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Patterns>Chang-hon pattern set>Toi-gye

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Toi-gye

Intro

Yi Hwang (Toi-gye) was born in 1501 in the province of Kyongsang-do. He lived at a time of great social upheaval and ethical conflict between the public good and private self-interest. A very intelligent man, he passed the preliminary provincial civil service examination with top honors at the age of 33. Because this exam was usually only passed by older people, he was held in high esteem for this accomplishment. He continued his scholarly pursuits, even as he held several government positions, until his death at age 70.

Pattern history

Toi-gye’s philosophy

During Yi Hwang’s youth, he acquired the pen name Yi Toi-gye which means "returning stream." Although he was appointed to several high government offices during his life, he preferred to devote himself primarily to his academic studies. His legacy was his philosophical teachings; his writings significantly influenced neo-Confucianism

The foundation of Toi-gye's school of thought was based on the philosophy of the 12th century Confucian scholar Chu Hsi. Chu Hsi established the concepts of "li" (reason or abstract form) and "chi" (matter or vital force) and proposed that these two concepts were responsible for all human characteristics and the operation of the universe. As he defined the concepts, they are very similar to the concepts of body and soul in Western philosophy and religion. Toi-gye's school of thought supported the concept that the "ii" was the controlling agent in the universe and that the "chi" was a supporting component. Perfecting oneself through the building of good moral character, learning, and reflection was stressed in the practice of the "li" school of thought. Its influence was strongly felt in the Kyongsang area where Toi-gye was born.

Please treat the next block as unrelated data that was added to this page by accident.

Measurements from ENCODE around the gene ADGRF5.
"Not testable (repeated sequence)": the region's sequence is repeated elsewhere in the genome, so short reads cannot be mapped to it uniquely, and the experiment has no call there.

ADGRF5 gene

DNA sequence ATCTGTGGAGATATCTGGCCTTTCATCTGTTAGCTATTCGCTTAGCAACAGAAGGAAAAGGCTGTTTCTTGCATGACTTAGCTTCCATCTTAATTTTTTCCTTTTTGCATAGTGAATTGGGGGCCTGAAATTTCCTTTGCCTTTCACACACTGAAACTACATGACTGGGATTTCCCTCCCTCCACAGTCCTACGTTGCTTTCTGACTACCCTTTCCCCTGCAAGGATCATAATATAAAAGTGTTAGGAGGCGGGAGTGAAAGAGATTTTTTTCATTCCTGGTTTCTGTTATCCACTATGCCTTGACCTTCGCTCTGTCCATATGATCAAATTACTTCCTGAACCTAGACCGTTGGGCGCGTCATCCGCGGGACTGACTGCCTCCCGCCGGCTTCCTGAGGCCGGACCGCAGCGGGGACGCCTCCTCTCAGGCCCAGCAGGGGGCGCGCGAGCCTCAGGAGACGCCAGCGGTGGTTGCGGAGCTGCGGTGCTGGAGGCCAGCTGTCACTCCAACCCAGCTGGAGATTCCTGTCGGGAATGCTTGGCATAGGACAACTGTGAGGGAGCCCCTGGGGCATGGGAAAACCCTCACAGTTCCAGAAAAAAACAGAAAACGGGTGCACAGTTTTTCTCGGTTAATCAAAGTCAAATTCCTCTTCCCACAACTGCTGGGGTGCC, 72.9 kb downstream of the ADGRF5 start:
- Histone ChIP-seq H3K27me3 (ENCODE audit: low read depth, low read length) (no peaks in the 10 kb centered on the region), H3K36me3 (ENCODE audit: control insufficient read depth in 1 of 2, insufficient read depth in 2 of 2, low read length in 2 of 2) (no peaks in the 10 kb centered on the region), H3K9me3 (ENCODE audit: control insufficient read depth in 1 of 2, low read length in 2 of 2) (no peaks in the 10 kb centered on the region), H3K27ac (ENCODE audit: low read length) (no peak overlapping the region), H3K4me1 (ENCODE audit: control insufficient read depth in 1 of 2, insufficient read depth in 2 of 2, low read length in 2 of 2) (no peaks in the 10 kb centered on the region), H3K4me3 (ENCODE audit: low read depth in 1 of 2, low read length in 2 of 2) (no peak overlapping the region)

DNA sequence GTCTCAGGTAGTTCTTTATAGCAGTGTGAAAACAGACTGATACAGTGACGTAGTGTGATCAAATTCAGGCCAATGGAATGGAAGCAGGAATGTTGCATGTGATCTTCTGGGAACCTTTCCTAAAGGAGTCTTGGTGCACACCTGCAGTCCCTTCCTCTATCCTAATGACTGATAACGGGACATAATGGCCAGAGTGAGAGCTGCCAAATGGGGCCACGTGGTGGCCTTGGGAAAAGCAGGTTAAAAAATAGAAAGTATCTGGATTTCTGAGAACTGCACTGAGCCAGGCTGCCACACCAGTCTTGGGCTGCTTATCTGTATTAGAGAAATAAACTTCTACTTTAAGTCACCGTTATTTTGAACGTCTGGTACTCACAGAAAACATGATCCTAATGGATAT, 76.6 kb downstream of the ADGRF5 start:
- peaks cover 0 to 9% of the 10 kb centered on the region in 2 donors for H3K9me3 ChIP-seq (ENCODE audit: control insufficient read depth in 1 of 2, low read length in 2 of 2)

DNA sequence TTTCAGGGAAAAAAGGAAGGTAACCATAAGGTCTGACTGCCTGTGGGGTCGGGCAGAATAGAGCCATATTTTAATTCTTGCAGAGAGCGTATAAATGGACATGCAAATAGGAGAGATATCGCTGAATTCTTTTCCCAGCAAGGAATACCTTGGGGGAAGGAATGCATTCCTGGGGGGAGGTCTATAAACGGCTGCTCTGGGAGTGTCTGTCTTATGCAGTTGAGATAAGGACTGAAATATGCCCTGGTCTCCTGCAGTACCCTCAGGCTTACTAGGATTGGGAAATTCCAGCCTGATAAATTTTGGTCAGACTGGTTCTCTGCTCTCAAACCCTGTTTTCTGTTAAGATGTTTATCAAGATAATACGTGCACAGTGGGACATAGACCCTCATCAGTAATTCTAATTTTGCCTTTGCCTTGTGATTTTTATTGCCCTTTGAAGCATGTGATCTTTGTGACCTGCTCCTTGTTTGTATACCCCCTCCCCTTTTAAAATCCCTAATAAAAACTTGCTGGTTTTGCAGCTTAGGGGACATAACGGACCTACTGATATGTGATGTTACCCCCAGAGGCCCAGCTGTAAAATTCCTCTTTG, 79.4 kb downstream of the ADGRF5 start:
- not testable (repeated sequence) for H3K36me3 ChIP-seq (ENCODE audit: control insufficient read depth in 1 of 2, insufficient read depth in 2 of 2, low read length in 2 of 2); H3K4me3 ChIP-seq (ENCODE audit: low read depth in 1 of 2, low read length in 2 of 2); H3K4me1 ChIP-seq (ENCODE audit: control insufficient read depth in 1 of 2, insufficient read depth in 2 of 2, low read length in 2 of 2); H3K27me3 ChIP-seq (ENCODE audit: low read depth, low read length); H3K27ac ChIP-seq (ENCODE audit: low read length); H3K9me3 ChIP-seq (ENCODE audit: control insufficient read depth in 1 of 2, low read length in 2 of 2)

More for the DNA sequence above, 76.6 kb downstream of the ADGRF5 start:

The other major school stemming from the philosophy of Chu Hsi was fostered by Yi I (Yi Yul-gok), who proposed that the "chi" controlled the "li." This school stressed the importance of education, experience, and practical intellectual activities. Yul-gok, 35 years younger than Toi-Gye, once visited him and they spent time discussing their philosophies.

The teachings of Toi-gye not only had appeal to the scholars of his time in Korea but soon attracted many senior government officials as well. Soon, government and political support increased for the formation of schools teaching his concepts of the supremacy of practical ethics. Toi-gye took advantage of his considerable influence when he became the head of a private school or shrine, such as Tosan Sowon in Kyongsang province in 1557. This shrine had been dedicated by its previous instructor to the honor of a revered scholar who introduced the teachings of Chu Hsi into Korea. It was a combination shrine, private study facility, school, and social gathering point for local scholars. To-gye used his political ties to get royal patronage for the Sowon because it was also a shrine for a Confucian sage. This patronage, or tax-free status, resulted in an influx of assets in the form of cash, cattle, land, slaves, grain, and books. As a result, this Sowon and this type of educational system in general proliferated and became a predominant type of school in the Joseon Dynasty.